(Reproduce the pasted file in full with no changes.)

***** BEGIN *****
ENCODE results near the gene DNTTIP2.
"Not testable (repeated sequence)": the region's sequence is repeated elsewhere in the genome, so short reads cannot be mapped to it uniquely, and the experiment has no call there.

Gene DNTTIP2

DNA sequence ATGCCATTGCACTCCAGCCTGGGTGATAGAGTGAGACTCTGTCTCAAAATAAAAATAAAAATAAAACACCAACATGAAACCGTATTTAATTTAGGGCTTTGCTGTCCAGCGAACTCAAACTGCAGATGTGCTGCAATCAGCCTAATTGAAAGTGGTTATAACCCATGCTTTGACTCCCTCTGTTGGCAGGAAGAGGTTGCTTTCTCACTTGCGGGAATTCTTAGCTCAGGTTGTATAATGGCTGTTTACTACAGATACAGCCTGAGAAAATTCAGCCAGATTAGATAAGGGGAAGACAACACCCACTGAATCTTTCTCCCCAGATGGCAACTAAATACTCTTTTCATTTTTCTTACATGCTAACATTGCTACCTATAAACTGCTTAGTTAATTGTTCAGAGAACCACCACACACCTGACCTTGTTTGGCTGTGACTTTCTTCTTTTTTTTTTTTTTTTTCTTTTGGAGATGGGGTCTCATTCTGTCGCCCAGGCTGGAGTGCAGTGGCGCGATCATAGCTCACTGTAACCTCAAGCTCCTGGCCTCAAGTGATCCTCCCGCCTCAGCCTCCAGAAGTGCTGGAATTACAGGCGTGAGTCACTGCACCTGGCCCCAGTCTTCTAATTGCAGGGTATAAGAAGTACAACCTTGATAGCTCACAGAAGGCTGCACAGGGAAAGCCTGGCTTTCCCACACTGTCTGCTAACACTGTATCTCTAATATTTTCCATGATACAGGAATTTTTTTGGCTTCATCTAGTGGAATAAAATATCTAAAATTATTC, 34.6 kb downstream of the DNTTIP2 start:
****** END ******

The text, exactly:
ENCODE results near the gene DNTTIP2.
"Not testable (repeated sequence)": the region's sequence is repeated elsewhere in the genome, so short reads cannot be mapped to it uniquely, and the experiment has no call there.

Gene DNTTIP2

DNA sequence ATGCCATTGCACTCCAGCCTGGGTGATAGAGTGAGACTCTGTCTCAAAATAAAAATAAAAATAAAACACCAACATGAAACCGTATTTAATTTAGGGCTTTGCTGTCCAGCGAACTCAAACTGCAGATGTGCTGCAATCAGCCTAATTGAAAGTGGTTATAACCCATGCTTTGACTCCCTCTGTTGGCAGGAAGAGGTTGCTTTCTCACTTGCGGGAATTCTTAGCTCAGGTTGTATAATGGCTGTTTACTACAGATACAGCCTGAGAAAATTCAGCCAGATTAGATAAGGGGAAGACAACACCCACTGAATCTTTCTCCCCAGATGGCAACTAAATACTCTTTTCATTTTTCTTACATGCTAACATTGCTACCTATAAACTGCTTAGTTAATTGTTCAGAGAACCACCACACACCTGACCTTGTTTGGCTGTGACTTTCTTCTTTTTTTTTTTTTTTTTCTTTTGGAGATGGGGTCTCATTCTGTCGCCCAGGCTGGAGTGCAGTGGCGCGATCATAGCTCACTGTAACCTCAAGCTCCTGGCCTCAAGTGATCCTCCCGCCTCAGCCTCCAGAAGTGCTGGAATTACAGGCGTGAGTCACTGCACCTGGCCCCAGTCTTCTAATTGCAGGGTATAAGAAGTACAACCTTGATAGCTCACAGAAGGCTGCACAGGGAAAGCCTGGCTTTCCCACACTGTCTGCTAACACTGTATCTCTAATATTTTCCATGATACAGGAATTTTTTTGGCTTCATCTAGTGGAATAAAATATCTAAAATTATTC, 34.6 kb downstream of the DNTTIP2 start: